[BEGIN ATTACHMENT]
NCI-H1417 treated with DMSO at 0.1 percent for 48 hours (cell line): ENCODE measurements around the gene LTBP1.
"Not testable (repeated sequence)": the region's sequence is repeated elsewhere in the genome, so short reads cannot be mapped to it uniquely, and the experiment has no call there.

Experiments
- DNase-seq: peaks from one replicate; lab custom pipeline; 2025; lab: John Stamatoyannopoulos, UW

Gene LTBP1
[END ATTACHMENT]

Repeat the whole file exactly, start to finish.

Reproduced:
NCI-H1417 treated with DMSO at 0.1 percent for 48 hours (cell line): ENCODE measurements around the gene LTBP1.
"Not testable (repeated sequence)": the region's sequence is repeated elsewhere in the genome, so short reads cannot be mapped to it uniquely, and the experiment has no call there.

Experiments
- DNase-seq: peaks from one replicate; lab custom pipeline; 2025; lab: John Stamatoyannopoulos, UW

Gene LTBP1